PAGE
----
Monday, September 8, 2014

Faculty Voices with Laura Ruby: Drowning in the Well

Laura Ruby

Once upon a time, it was my job to write about kittens. Kitten plates, kitten ornaments, kitten figurines. I was excellent at writing about kittens. So good, in fact, that, after seven published books, I found myself scouring, looking for another fulltime office job that would pay me to write about kittens. Because I really really really didn’t want to write novels anymore.

Oh, sure, I’m not the first writer who’s wanted to throw in the towel. Just last week, Nova Ren Suma asked a group of novelists if they’d ever felt like quitting. One writer after another shrieked an emphatic YES, confessing problems with unresponsive agents and overworked editors, struggles with failed manuscripts and icy rejections, a sudden and shocking lack of ideas. Writer and teacher Tim Wynne-Jones blogged about this very thing back in 2011: “I don’t believe in writer’s block,” he wrote. “I do believe, however, that sometimes the well runs dry.”

In my case, it wasn’t any of these things. Yes, I did lose my longtime editor to the financial meltdown of 2008, but I was lucky enough to get another. My agent took my calls (whether she wanted to or not). And I have never lacked for ideas.

What I lost was heart.  

There are prescriptions for most kinds of writerly ailments. Maybe you need to break up with your agent or editor! Maybe you need to put that manuscript in the drawer and start another! Maybe your creative well is dry and you need to fill it up — with art, with music, with snacks and wine and salsa dancing! Maybe you need to reject those rejections, have a good cry, whip up some Baby Groot cupcakes, self-publish and/or soldier on.

There is no prescription for the loss of heart. I had all these manuscripts lying around in various states of completion, but the thing — the spark, the energy, the passion — that had prompted me to begin these projects in the first place was just…gone. “Which one of these stories do you love most?” my friends would ask, trying to help. “That’s the problem,” I said. “I don’t love any of them.”

And I didn’t. Not like I loved other things, other people. My father-in-law fell desperately ill at the same time my younger stepdaughter did, and for a very long time, needed me far more than my little stories. After my father-in-law died and my stepkid began to take baby steps towards recovery, it was impossible to convince myself that making a decent vegetarian lasagna wasn’t just as useful and creative as any novel I could write.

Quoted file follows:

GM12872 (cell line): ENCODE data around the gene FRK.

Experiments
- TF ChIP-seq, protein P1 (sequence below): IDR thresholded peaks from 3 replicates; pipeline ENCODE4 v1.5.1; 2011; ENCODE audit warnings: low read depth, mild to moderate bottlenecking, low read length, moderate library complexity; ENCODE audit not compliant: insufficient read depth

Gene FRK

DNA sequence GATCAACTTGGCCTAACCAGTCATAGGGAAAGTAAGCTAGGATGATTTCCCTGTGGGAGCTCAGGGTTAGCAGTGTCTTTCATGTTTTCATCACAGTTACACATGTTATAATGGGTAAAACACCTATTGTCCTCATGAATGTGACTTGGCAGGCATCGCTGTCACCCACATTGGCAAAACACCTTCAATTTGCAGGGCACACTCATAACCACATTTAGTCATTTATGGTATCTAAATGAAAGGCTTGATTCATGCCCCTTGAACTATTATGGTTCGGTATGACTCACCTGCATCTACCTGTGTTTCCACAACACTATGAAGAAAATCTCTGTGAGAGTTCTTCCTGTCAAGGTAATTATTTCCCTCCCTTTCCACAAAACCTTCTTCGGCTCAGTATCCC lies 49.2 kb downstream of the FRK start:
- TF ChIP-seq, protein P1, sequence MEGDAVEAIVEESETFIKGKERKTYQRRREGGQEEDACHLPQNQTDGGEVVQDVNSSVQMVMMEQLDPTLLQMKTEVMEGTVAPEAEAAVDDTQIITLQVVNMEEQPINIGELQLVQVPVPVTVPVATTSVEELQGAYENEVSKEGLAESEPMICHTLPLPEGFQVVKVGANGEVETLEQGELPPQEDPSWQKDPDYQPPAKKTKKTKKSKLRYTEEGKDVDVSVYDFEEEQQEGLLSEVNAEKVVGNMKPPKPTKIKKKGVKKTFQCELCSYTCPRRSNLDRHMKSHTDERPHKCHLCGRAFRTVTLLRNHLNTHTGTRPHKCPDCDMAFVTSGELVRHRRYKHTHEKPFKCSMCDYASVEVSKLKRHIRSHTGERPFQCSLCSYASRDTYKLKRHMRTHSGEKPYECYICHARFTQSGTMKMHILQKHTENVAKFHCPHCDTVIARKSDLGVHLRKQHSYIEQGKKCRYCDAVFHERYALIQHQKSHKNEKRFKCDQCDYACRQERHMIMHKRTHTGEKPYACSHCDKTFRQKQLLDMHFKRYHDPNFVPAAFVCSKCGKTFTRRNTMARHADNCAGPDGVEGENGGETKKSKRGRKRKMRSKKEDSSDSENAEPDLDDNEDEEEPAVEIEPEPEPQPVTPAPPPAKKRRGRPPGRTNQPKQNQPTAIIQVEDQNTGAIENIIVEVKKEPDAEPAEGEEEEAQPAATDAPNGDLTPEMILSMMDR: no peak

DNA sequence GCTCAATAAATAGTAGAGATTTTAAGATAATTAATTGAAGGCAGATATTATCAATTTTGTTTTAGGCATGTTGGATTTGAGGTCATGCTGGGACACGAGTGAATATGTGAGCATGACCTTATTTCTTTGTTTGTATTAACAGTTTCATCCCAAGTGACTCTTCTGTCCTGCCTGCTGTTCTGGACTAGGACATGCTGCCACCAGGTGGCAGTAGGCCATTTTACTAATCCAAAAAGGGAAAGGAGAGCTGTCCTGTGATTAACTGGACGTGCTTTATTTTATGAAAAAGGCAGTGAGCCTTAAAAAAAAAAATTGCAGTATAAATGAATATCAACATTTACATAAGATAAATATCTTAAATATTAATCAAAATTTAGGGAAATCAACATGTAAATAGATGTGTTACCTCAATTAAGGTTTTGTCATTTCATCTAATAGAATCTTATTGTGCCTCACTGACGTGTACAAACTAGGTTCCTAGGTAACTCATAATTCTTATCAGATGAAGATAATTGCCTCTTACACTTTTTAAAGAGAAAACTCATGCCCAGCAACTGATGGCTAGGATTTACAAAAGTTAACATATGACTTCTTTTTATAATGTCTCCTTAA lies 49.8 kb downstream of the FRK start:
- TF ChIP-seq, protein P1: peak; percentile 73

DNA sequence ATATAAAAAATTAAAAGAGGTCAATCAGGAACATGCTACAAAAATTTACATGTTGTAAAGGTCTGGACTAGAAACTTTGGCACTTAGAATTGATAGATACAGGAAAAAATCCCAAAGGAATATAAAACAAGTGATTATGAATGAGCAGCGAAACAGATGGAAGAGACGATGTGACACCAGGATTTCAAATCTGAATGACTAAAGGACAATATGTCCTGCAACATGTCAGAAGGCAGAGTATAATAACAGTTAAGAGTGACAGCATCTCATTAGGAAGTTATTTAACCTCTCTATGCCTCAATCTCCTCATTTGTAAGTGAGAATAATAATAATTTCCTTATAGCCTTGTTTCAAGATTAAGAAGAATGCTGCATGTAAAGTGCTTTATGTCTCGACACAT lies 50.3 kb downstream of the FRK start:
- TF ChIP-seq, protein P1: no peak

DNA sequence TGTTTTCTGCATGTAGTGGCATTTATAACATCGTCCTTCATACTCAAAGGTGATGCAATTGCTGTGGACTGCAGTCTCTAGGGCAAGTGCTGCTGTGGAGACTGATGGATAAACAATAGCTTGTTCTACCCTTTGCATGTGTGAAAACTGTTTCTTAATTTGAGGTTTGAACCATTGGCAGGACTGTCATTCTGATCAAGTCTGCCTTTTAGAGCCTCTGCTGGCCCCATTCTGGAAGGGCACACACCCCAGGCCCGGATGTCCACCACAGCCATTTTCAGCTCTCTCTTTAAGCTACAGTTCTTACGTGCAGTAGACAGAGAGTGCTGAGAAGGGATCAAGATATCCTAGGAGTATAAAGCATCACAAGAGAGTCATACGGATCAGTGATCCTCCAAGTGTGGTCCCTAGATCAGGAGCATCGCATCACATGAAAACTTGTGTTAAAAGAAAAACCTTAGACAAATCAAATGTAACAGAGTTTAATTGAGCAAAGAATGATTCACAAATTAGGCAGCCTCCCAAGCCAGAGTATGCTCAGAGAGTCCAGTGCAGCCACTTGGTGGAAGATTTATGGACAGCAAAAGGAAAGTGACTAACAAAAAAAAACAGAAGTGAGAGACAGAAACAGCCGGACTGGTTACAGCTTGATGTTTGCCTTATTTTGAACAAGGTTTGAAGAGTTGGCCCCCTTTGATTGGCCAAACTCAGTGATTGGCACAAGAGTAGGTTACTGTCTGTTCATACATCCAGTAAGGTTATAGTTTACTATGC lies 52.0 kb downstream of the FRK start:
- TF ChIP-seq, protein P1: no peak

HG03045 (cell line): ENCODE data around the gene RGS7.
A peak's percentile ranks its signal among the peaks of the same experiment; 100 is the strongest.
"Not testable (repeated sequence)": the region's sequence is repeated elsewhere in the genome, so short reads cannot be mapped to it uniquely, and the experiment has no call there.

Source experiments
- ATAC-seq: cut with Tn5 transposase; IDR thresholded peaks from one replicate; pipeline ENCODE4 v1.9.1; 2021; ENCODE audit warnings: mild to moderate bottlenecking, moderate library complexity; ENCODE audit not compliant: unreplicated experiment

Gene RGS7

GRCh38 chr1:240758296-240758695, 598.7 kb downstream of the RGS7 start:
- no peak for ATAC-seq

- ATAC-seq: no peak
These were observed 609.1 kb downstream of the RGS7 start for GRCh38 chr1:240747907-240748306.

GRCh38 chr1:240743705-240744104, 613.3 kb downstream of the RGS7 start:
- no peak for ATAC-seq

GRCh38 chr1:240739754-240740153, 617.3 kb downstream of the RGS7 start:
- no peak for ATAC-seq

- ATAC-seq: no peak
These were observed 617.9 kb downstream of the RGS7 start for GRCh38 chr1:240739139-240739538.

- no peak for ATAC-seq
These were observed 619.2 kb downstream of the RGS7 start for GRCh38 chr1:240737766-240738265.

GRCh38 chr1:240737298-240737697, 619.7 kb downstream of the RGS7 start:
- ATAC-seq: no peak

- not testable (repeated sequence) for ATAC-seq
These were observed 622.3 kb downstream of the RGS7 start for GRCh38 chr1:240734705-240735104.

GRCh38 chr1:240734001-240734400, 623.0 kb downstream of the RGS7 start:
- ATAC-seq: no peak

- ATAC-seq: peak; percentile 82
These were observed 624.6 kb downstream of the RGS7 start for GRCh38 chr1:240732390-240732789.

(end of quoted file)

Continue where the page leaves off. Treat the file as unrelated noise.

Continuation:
If this sounds like depression, it was a very specific sort of fiction-centered depression. What good is a story when the people around you are suffering? Shut up and make them something to eat! I had forgotten how nourishing stories could be.

As it happened, it was during a search for another kitten-related copywriting job that I was invited to teach at Hamline University. By then, I had mastered a decent vegetarian lasagna. My stepkid was flourishing. I didn’t love writing, but I still loved writers. I wasn’t sure that was enough for me to be useful, but it was enough for me to try.

And I had to try very very hard. It was the first time in years that I was forced to focus on how one makes a story work rather than dwelling on all the ways one’s story goes awry. But for some of the students, it was the first time they’d ever given themselves permission to take their writing seriously, the first time they’d ever admitted how much they loved what they were doing, how much they needed to do it. “Yes, of course!” I said. “Of course you do.” And I believed it. For them, it was good and right and true.

It took another year for me to realize that when I said, “Yes, of course, of course you do,” I was also listening to myself, talking to myself, giving myself permission to take my work seriously, giving myself permission to love it again (or at least like it a little, maybe, sometimes).

Life will break your heart and writing will break your heart, but love is weirdly, wildly, sneakily infectious. If there’s any prescription to be had here, it’s this one: if you don’t have the heart, surround yourself with people who do. It’s almost as amazing as burying yourself in a pile of real, live kittens.




  1. Fabulous post, Laura. Thanks for opening up here and for telling one of the best reasons to teach: to stay fresh and in love with the work.

  2. Beautiful, Laura. I think one of the great myths is that the writing life is something you choose only once. Nope. You choose it over and over and over. Glad that Hamline could help you choose it again. You've certainly helped the rest of us do the same.

  3. This really resonated with me, Laura. Beautifully put. After losing my father very traumatically and suddenly, it became very, very hard to find the heart and meaning in writing fun mysteries...and has taken a long while to come back. But, yes, stories sure are nourishing. (And kittens!) Thanks so much for this.

  4. Thanks Laura for reminding us that we all have dry spells and times where we choose--again--to go back to the desk.

  5. Wonderful post, Laura. We have all felt that way, but it feels like a secret that no one shares. Now, I know that we all share it.

  6. Wonderful post. Thank you. Loss of heart is so, so difficult. I recently read a great book by Eric Maisel (The Van Gogh Blues; he's also written others) about creativity-centered depression, and it really changed the way I think about these types of situations, when I find myself in them. (Of course, kittens DO really help.)